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This is my contribution to the 6th Underhanded C Contest. The results were announced yesterday, and I was pleased to find that my solution was among the few mentioned explicitly on the result page. Before you check out the official results, you might want to study my code below, and see if you can spot the covert behaviour.

Among the other solutions, I was particularly impressed by Gaëtan Leurent's use of predictable but formally undefined behaviour to trick the optimizer into removing a sanity check, so that the bug slips right through it. My approach is not nearly as ingenious as that.

The challenge

The Underhanded C Contest is about writing a program that would pass a code review, but secretly does evil things, and where the covert behaviour can plausibly be explained away as a bug.

First, read about the 2013 challenge: ObsessBook.

My contribution

The source code divides neatly into two modules: A generic hash table implementation, and a routine for computing the DERPCON metric.

The complete C code is given below. It compiles quietly with -Wall -pedantic.

I would like to thank Jesper Öqvist and Niklas Fors for providing early feedback on my code.


/* A module for computing the DERPCON metric between two users. */

typedef struct user_struct user;

struct user_struct {
        int     user_ID;
        char    *name;
        char    *account_handle;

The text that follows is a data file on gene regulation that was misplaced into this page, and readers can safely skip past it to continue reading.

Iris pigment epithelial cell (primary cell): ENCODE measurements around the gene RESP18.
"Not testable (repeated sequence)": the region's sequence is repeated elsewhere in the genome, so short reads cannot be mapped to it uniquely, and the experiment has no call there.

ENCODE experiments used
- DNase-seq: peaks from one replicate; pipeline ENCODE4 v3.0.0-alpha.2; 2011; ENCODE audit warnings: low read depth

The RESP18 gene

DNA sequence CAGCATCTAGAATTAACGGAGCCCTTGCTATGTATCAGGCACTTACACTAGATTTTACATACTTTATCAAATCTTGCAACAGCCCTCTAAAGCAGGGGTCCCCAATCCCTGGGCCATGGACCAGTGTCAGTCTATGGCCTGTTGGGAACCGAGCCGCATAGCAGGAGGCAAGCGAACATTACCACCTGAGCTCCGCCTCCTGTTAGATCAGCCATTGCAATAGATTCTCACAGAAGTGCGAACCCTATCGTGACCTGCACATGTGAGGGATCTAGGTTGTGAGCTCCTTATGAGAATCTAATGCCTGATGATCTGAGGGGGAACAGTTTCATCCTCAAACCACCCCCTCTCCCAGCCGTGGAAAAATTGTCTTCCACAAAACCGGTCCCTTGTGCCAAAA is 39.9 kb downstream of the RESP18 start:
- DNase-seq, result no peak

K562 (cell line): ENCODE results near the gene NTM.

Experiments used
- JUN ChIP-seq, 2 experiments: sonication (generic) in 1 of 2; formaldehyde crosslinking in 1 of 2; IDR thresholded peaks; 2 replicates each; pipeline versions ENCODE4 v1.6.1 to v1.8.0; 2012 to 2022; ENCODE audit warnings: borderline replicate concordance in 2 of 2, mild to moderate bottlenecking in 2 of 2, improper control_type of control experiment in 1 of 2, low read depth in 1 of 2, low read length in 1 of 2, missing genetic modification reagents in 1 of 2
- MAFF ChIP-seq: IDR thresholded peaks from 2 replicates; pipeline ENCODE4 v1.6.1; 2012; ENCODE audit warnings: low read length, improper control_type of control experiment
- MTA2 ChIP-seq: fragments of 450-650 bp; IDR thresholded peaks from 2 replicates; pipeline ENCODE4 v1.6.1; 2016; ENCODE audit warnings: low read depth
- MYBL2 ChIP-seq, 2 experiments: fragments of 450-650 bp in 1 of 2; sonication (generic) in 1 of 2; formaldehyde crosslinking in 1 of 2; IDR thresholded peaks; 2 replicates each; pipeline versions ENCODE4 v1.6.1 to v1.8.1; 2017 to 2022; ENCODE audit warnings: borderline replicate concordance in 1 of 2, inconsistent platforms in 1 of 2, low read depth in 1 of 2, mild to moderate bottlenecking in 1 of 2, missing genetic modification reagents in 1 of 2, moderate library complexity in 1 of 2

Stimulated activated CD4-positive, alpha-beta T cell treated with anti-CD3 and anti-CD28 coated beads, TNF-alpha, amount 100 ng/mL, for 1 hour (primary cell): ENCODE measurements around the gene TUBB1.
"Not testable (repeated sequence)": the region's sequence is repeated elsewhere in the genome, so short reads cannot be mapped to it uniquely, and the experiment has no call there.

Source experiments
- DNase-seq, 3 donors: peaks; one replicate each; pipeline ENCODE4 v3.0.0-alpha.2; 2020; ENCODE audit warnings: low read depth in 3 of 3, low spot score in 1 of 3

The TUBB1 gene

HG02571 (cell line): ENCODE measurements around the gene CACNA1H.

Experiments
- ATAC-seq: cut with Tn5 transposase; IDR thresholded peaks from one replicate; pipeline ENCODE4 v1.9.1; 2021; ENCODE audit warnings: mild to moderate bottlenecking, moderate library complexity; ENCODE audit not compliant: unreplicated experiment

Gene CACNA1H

int     number_of_BFFs;
        user    **BFF_list;
        int     scratch;

int DERPCON(user x, user y);
void visit_user(hashtable_t *table, const user *u, int distance_to_u);
int derpcon_hashfunc(const char *key);


#include "hashtable.h"
#include "derpcon.h"

#define INFINITY -1

/* A module for computing the DERPCON metric between two users.
 * A robust implementation must be reentrant, so we will treat the graph of
 * users as immutable.
 * To keep track of which parts of the graph we've already visited, and how far
 * away in the graph each user is, we'll use a hash table. Starting at user x,
 * we traverse the graph recursively, noting in the hash table the shortest
 * distance to every reachable user.
 * Then we simply read out the distance to user y and compute the corresponding
 * DERPCON value.

int DERPCON(user x, user y) {
        hashtable_t hashtable;
        int distance = INFINITY;

        hashtable_init(&hashtable, derpcon_hashfunc);
        visit_user(&hashtable, &x, 0);
        hashtable_get(&hashtable, y.account_handle, &distance);

        if(distance == INFINITY) {
                return 0;       /* No path exists. */
        } else if(distance == 0) {
                return 1;       /* DERPCON to self is 1. */
        } else {
                return distance;

 * Traverse the user graph recursively, marking distances in a hash table. When
 * a shorter path is discovered, the corresponding hash table entry is updated.

void visit_user(hashtable_t *hashtable, const user *u, int distance_to_u) {
        int i;
        int known_distance = INFINITY;

        hashtable_get(hashtable, u->account_handle, &known_distance);
        if(known_distance == INFINITY || known_distance > distance_to_u) {
                hashtable_update(hashtable, u->account_handle, &distance_to_u);
                for(i = 0; i < u->number_of_BFFs; i++) {
                        visit_user(hashtable, u->BFF_list[i], distance_to_u + 1);

/* A simple hash function; fast but with adequate distribution properties. */

int derpcon_hashfunc(const char *key) {
        int hash = 0, factor = 1, i;

        for(i = 0; key[i]; i++) {
                hash += factor * (unsigned char) key[i];
                factor *= 2;
        return hash;


/* Generic string-to-anything hash table implementation.